4. Experiments should continue to be carried out and carefully evaluated to determine the impact on participation and client satisfaction of dramatically reducing the cost of day school enrollment, participation in Israel programs and other relatively high-cost Jewish activities. Federations, foundations and private funders who make these experiments possible should receive wide positive recognition for their contribution to Jewish life. Within three to five years, the outcomes of these experiments should be reviewed by communal and philanthropic leaders and a decision made as to whether a major, continent-wide effort to lower costs across the board is warranted.
  5. The Government of Israel should be encouraged to pursue its recent initiatives to provide funding in appropriate ways to assist in the education of Diaspora Jews and to use its influence to reduce costs associated with the Israel experience.
  6. All Jewish institutions should review their policies and practices regarding financial interactions with members or prospective participants to ensure that they are designed and administered fairly, sensitively and confidentially.

Obviously, these 20 options represent only one set of suggestions on how to proceed. Undoubtedly, as communal leaders undertake to address seriously the issues of participation and affordability, numerous other and often better ideas will emerge. The bottom-line concern, however, should not be whether the Jewish community has the wisdom to deal with its current situation. It does. The real question is whether it has the will, especially the willingness, to sacrifice some short-term interests for the longer term gain for the Jewish people.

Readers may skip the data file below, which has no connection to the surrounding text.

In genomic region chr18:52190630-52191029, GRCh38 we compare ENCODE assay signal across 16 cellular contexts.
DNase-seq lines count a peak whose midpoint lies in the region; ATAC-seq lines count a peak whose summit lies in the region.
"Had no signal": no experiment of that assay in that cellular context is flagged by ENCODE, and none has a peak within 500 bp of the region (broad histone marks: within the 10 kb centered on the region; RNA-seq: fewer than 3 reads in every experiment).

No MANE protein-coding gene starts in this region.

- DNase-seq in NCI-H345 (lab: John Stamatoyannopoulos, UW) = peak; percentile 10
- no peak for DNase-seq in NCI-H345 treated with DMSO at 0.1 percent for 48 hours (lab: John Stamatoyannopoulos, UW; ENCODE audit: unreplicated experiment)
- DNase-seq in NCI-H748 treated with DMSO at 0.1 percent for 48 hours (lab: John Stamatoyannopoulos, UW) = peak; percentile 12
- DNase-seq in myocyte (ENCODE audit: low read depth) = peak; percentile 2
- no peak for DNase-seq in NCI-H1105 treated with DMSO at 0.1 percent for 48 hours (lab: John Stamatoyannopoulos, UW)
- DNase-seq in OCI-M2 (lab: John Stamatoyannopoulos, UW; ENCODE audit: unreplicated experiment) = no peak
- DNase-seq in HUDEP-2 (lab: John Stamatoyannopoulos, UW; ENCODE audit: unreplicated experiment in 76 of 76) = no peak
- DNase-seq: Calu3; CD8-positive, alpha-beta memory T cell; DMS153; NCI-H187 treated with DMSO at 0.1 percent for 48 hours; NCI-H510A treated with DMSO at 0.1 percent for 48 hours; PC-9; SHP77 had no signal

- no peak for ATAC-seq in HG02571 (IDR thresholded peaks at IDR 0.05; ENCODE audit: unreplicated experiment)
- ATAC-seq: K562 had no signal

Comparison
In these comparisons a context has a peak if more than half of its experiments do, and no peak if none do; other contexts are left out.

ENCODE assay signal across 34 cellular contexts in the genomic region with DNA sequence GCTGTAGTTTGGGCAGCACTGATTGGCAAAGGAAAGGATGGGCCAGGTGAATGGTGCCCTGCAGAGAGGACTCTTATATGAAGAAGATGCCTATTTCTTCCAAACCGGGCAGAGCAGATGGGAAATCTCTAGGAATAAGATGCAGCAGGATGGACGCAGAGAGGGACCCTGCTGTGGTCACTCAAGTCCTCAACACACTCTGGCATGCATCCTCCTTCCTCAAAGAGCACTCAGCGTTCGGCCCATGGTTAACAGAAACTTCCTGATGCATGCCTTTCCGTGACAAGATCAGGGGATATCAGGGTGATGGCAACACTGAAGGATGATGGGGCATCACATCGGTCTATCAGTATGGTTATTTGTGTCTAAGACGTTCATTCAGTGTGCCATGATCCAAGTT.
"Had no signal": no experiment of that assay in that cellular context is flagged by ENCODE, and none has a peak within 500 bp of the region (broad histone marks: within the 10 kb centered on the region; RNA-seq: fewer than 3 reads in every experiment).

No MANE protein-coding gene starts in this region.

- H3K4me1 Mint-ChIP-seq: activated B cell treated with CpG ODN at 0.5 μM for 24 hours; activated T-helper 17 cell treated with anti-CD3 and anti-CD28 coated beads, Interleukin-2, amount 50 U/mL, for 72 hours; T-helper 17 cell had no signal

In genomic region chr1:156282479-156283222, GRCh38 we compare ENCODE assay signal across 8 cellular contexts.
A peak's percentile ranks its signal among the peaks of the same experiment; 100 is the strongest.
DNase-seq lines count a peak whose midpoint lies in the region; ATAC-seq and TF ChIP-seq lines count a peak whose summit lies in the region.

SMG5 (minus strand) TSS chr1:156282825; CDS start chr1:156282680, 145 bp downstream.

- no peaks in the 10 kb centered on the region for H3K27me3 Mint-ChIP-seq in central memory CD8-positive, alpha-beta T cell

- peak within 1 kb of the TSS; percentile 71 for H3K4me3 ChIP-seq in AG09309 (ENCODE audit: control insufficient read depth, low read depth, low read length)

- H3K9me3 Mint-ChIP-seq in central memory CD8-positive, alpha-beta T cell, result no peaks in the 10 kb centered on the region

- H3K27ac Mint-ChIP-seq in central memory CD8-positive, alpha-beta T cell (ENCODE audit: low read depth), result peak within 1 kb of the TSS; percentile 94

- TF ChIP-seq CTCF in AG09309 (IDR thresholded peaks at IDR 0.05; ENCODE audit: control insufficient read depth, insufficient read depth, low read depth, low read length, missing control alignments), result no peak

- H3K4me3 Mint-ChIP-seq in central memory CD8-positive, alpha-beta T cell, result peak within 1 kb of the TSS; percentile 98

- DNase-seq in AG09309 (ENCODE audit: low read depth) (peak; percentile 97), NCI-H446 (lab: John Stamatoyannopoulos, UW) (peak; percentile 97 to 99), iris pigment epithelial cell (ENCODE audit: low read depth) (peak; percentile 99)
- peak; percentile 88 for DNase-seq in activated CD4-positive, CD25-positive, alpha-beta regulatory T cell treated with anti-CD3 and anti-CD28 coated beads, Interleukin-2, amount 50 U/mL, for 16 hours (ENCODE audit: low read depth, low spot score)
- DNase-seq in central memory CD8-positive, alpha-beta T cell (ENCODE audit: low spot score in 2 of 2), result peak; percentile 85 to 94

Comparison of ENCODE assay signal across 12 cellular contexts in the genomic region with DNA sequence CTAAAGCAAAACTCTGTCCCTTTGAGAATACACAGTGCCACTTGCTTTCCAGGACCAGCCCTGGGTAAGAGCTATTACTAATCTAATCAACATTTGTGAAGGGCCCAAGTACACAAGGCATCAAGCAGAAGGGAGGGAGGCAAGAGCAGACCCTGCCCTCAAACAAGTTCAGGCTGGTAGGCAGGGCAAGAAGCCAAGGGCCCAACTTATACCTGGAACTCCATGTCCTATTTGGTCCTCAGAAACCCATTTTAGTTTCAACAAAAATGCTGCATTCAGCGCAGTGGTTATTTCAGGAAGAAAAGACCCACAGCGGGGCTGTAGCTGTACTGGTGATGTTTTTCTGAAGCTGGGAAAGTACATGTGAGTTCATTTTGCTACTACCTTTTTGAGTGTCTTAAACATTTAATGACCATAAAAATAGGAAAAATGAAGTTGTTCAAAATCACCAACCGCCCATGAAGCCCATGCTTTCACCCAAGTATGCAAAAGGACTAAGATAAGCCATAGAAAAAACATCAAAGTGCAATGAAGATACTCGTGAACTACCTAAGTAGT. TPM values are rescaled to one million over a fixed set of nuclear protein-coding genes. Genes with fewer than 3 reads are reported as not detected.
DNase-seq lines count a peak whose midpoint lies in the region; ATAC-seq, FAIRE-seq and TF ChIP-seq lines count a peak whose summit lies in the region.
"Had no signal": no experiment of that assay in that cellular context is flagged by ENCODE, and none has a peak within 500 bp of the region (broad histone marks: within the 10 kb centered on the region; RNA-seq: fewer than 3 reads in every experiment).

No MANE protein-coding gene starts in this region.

At its core, this is the challenge we face at the end of the 20th century: Can we become a community that can win and hold the attention, loyalty and involvement of Jews by offering them experiences they will value in settings that value them and at a price they are glad to pay?

We have a long way to go before we are such a community, but we also have a great deal to build upon. The good news is that a community that is truly welcoming, engaging, content-ful and connection-building is likely to be a community that Jews with means will be happy to support. And who knows? It may even become a community powerful enough in its impact, in its ability to help Jews of all sorts find additional meaning for their lives, that it will no longer be for many of these Jews merely an “option,” a “provider of goods and services” or a “way station.” Rather, it will become a true home – a place that we come from and return to again and again, because it is part of who we are and an essential element of what we wish to be.